George Morris descended upon the Midwest last weekend, armed with sarcasm and brilliant training tips. EN reader Jana Lyle was able to check an item off of her bucket list and participate in the clinic, and she was kind enough to send in her thoughts on the weekend. Many thanks to Jana for sending in her report, and thank you for reading! Do you have a clinic report or other story you’d like to share? Email it to us at [email protected].
For the past 25 years, the first thing I turn to when my Practical Horseman magazine arrives each month is the George Morris Jumping Clinic. I audited a clinic of his years ago in Chicago and hoped to someday go back and ride, but never had the horse, the time or the money (or confidence). Riding in a clinic with him has always been on my bucket list, but as the years passed, I didn’t think it would actually happen.
I was actually in the ICU with a lacerated spleen — I was kicked in the ribs — a little over a month ago when it was announced he would be hosting a clinic in town. I couldn’t pass that opportunity up, so I secured the last open spot before I even knew when the doctors would allow me to ride again.
Fortunately, I only needed two weeks off but still felt horribly unprepared as the date arrived; the sore ribs hindered the hours of no-stirrup work I had planned on putting in (turns out we were spared that work in the clinic anyway). I spent the week before obsessively cleaning and polishing every piece of tack and repeatedly bathing my poor grey horse.
The clinic was hosted at the gorgeous Altamonte Show Stables in St. Louis, Mo., home of Brody Robertson Show Jumps. The facility has an amazing jump field, complete with banks, ditches, brush and a water complex. I was hoping we would get to ride in the jump field because I expected George would incorporate the natural obstacles and terrain into his courses, and I was not disappointed.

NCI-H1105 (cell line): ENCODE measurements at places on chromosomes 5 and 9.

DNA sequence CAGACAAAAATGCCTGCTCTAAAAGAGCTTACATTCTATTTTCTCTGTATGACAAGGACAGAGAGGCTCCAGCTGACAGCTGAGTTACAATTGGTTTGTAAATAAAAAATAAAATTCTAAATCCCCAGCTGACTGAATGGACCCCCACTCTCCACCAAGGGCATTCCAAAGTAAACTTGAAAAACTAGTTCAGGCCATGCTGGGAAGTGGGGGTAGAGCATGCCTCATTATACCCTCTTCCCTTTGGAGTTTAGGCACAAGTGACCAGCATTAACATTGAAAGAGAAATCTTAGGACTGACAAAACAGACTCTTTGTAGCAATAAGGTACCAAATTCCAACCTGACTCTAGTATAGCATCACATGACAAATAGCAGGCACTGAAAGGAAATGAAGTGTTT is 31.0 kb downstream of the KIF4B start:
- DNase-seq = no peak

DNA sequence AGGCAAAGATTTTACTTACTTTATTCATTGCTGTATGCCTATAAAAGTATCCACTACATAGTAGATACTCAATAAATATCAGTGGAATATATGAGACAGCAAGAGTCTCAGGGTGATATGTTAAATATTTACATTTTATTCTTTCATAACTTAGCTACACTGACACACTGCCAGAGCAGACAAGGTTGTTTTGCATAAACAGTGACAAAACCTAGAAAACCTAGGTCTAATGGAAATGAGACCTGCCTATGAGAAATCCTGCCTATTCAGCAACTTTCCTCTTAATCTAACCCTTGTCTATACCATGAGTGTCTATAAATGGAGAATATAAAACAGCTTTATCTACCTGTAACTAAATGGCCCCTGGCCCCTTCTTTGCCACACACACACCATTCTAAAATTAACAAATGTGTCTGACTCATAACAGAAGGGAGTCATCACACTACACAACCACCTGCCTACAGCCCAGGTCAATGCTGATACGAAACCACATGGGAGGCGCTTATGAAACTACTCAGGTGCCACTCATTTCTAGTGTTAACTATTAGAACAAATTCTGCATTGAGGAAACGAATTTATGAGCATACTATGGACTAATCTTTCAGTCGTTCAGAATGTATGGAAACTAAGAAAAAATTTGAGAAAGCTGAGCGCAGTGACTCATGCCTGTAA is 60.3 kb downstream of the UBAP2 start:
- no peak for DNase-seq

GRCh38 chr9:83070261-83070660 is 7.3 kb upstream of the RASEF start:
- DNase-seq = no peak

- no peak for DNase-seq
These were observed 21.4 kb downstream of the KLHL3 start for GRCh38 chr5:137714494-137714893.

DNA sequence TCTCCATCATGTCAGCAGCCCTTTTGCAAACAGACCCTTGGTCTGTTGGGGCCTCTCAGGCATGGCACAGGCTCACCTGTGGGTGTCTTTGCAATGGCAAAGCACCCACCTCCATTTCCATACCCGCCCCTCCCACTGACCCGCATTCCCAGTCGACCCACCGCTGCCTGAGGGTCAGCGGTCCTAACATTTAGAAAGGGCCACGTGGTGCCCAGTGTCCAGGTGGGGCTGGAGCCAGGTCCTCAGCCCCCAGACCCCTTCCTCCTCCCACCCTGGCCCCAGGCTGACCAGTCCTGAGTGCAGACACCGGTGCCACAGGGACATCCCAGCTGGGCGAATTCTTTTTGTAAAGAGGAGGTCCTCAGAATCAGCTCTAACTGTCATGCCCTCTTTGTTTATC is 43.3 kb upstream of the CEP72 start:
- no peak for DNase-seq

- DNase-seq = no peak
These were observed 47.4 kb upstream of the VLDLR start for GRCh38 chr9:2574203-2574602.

The clinic started with quick introductions and a check of position and tack. We had all received the memo about having a stick and spurs; solid, stainless steel stirrups; a loose running martingale (no standing martingales were permitted); no earplugs or bonnets; and the obvious (I would hope) collared shirt, polished boots and clean tack, so there were no tack changes at first glance.
My monoflap saddle gave away the fact that I am an eventer, and George explained a lot of eventers ride with their toe forward or even in, a carryover from their dressage position, rolling their leg away from the horse. Unfortunately for my dressage, I have yet to figure that out, so at least George was happy with my leg to start with.
Right away at the trot he had me soften/lower my post and raise my hands. My horse tends to travel downhill, so raising my hands helps to keep his poll up. We did a little work with shoulder-in at the trot then counter-canter (we did not canter on the natural lead at all during the flat portion).
We warmed up over a four-stride line trotting in and cantering out in five strides one direction and cantering in and trotting out the other, always halting on a straight line. We then added a small vertical going downhill set over a ditch in a direct five strides or bending six. Most of the horses in the clinic had not dealt with terrain issues or ditches; a few had issues, but they were resolved quickly.